Semester of Graduation

Summer 2020


Master of Science (MS)



Document Type



Many actions feature rhythmic and discrete movements, individually or in combinations. Rhythmic movements are defined as those having no clearly defined start and end-point, while discrete movements have a definite starting and ending posture. Performing a discrete movement against a base rhythm by the contralateral limb typically speeds up the rhythmic movement -- indicating the presence of bimanual coupling. While bimanual rhythmic/rhythmic interaction has been studied extensively in the field, understanding of the interaction between discrete and rhythmic movements has been less represented. In this thesis, I examined two potential sources of interlimb interference during rhythmic-discrete bimanual actions: 1) velocity congruence of the limbs, 2) co-contraction level of the synergist muscles. Hypothesis 1 predicted that the extent of rhythmic-discrete interference depends on the discrepancy between the velocities of the rhythmic and discrete movements, such that faster discrete movement would speed up the rhythmic movement and vice versa. Hypothesis 2 predicted that speeding up the rhythmic movement following the discrete response would be associated with increased muscle co-contraction in the rhythmic limb because higher apparent stiffness typically increases the natural frequency of oscillations. To address these hypotheses, I used a computational model of upper limb movements proposed by Ronsee et al. that allows simulation of both unimanual and bimanual rhythmic and discrete movements using the central pattern generator (CPG) concept. Discrete movement with an amplitude of 60 deg was simulated in two velocity conditions: Slow (peak velocity: 163 deg/s) and Fast (249 deg/s), these values differed by approximately 20% from the peak velocity of the rhythmic movement. Phase discrete movement initiation within rhythm was also manipulated. Dependent measures included rhythmic movement period, amplitude, phase, and level of co-contraction following the initiation of the discrete response were examined. The results showed that 1) the velocity of the discrete movement does not account for the changes of rhythmic behavior and (2) the level of co-contraction and the period shift of the rhythmic arm do not co-vary. However, the results suggested that the response of the rhythmic arm is dependent of the rhythmic movement's phase during which the discrete movement is initiated.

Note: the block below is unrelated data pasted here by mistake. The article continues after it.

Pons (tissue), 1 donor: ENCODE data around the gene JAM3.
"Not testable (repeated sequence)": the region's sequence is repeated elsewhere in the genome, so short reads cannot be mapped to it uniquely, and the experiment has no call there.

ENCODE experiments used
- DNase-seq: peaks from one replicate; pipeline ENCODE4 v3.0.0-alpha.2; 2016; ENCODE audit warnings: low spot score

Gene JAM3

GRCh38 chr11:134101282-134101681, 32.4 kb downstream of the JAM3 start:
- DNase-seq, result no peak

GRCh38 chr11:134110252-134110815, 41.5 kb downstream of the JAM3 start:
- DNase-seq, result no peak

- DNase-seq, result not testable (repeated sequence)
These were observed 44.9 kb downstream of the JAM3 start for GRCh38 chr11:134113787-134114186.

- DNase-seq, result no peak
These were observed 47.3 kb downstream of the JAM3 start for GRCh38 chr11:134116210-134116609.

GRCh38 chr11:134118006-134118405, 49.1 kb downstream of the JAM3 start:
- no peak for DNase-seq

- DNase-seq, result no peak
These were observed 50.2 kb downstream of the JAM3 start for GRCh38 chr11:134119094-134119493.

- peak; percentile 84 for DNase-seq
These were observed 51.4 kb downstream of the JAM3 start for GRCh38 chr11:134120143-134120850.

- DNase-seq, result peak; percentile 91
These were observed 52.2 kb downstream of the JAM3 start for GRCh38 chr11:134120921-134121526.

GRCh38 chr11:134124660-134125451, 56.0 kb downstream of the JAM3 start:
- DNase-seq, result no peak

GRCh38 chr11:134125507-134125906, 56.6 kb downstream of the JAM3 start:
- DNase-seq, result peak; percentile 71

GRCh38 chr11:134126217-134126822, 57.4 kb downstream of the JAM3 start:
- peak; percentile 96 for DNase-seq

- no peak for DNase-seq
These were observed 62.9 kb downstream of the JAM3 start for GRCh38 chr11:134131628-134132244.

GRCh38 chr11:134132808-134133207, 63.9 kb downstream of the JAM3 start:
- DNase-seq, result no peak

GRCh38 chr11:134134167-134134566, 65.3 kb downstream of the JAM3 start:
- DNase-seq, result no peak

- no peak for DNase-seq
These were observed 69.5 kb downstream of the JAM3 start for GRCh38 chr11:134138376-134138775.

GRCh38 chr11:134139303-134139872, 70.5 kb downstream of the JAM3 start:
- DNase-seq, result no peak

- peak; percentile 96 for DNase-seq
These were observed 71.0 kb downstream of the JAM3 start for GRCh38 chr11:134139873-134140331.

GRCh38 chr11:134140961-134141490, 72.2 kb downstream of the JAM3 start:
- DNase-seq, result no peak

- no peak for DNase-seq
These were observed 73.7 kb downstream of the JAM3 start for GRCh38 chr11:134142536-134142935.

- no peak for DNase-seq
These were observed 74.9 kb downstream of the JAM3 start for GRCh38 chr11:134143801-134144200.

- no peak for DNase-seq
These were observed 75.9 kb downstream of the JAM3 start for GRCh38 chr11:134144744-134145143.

Committee Chair

Kuznetsov, Nikita